Labor Advocate Online
II? Bush Doctrine Makes This Sequel Different
by Bill Onasch
When Congress started debating the Iraq war resolution I, along with the rest of my generation I'm sure, had a flash back to a resolution adopted 38 years ago—the Tonkin Gulf Resolution. An incident had been fabricated alleging a Vietnamese torpedo boat had attacked U.S. Navy destroyers in waters just off north Vietnam. With overwhelming bipartisan support Congress passed a joint resolution that became the legal basis for the Vietnam War.
The Iraq resolution is similar in one important respect—it gives legal cover to a likely new war. It should be a wake up call to those of us who want to avoid going down the road of war once more.
But there are many important differences today.
In 1964 the strategic perspective of the U.S. Establishment was containment and deterrence. This policy initially flowed from deals made at Yalta, assigning spheres of influence to the super-powers emerging victorious at the end of World War II. It was reinforced by some important challenges. When UN troops got too close to the Yalu River China entered the Korean War, forcing a bloody stand off. When the Soviet Union sent missiles to Cuba the world was taken to the brink of nuclear war before a deal was made that both sides could live with.
LBJ's policy of gradual "escalation" during the Vietnam War was conditioned by this reality. The series of small steps rather than giant leaps was done so that they could pause at each point to judge the reaction of the Soviet Union and China. There was no question of seeking "regime change" in Hanoi—that clearly would have been unacceptable to Moscow and Peking. The U.S. was committed to saving the Saigon regime fighting for its life in a civil war.
Today the Soviet Union no longer exists. Its component parts have adopted all of the worst features of capitalism. China is even more advanced down this path and is a major trading partner of the U.S. Even Vietnam has embraced Nike, catfish farms, dirt cheap coffee exports.
This new world reality has produced delusional arrogance within sections of the U.S. ruling class—including the faction now installed in the White House. The Bush Doctrine calls for military intervention anywhere, any time, the President sees fit. If he doesn't like a regime he feels free to change it.
Initially it looked like Bush would quickly steamroll his doctrine through Congress. The Democrat leaders were scared stiff with the threat of being branded unpatriotic or weak.
But the fact is that the Establishment is deeply divided over this sharp departure in U.S. strategy. The divisions are not ones of principle. All of them favor military intervention and regime changes when necessary. But there are sharp tactical divisions.
Of course no one in these circles believes that Saddam Hussein has any connections to Ossama bin Laden. Secular Baghdad and Islamic fanatics are sworn enemies. Nor do they believe that Iraq is any kind of real threat to use weapons of mass destruction. They know these lies are standard operating procedure for governments trying to motivate public support for war.
Opposition from dissidents at the top center on these factors:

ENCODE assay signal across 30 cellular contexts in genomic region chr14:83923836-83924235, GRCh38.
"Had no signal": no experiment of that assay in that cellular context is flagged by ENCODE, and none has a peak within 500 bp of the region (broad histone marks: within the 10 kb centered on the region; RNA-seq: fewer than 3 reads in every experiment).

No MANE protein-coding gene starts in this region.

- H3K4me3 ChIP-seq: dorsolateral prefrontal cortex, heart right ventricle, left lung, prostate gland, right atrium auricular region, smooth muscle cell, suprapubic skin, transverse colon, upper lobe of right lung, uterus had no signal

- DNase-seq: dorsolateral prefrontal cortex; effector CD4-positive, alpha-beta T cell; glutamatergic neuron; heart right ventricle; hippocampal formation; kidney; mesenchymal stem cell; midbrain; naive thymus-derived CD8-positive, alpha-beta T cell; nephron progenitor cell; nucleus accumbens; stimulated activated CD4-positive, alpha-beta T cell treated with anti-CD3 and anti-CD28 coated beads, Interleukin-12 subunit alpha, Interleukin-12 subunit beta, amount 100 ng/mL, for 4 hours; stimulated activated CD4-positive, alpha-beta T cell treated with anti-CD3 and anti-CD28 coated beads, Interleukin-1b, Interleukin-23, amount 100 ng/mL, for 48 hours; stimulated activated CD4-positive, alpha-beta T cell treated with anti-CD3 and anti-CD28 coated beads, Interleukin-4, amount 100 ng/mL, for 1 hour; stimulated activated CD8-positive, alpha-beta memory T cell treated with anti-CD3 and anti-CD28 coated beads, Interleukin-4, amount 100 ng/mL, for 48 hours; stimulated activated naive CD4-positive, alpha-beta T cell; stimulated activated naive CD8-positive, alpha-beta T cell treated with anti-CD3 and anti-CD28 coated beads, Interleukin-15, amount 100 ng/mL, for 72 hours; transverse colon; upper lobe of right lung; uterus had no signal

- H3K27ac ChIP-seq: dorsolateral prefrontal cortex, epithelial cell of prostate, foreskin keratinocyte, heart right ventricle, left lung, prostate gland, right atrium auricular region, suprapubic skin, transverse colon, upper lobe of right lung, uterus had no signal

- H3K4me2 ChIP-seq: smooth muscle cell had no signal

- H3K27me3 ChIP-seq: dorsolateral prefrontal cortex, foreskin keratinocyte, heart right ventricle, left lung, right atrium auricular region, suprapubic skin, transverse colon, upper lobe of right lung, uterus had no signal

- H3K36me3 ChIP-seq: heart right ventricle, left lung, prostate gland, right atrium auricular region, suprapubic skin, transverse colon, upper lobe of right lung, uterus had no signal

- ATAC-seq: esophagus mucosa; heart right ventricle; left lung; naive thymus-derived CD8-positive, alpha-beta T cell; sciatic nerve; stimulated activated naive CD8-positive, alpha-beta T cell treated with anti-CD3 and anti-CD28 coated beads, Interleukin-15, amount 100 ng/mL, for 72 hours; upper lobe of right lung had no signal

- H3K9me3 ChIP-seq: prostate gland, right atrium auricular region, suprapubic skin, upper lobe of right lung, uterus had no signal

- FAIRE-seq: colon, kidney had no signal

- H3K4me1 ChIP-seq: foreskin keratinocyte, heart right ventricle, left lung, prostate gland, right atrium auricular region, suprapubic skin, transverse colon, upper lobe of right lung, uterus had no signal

While Saddam Hussein may be a disagreeable fellow there has never been any problem with getting oil from him since he was forced out of Kuwait. In fact the whole oil producing region of the Middle East has rarely been so stable. Invading Iraq will almost certainly upset this stability.
A serious invasion of Iraq will be much different than the 1991 Gulf War. Iraqi forces were half-hearted in their defense of Kuwait. But an invasion of the Iraqi homeland is another matter. Fierce resistance can be expected with great casualties on both sides.
There is no reliable replacement, with any real base of support in Iraq, for Saddam Hussein. This means a long period of occupation by U.S. armed forces.
In 1991 allied Arab regimes picked up the tab for the war. That's not going to happen this time. The U.S. will largely go it alone both in forces and money. U.S. budget deficits will soar leading to more political tensions at home.
And, not least of all, there is fear that Bush's reckless adventures will undermine U.S. credibility among the European and Asian powers and cost Washington its leadership role in world affairs.
Reflecting these concerns we saw some important political figures finally stepping up to try to slow down this ill-considered war drive: Kennedy, Byrd, then Carter and Gore. Encouraged by this even AFL-CIO President Sweeney, long silent in the debate, finally issued a guarded statement allowing that war should be a last resort.
This kind of ruling class division was not present at the time of the Tonkin Resolution—though it did develop during the course of the Vietnam War.
Members of Congress on both sides have acknowledged that letters and phone calls have been overwhelmingly opposed to war. There have been a number of major demonstrations against the war drive. This kind of opposition didn't develop around Vietnam until after substantial numbers of casualties among GIs.
But while Carter may have won the Nobel Prize Bush is still in charge and feeling wind in his sails with the backing of Gebhardt, Daschle, Carnahan, Hillary Clinton, and Dennis Moore—to name just a few of the War Democrats blessing him with the joint resolution.
We can't count on tactical squabbles among our masters to save the peace. We need to build a principled movement that opposes the imperial objectives of the Bush Doctrine, opposes the sacrifice of our young men and women to the greed of corporate America, that opposes the squandering of our taxes on destruction rather than meeting human needs. While welcoming those of all classes who share these objectives we will have to rely mainly on the working class and student youth to forge such an effective mass movement.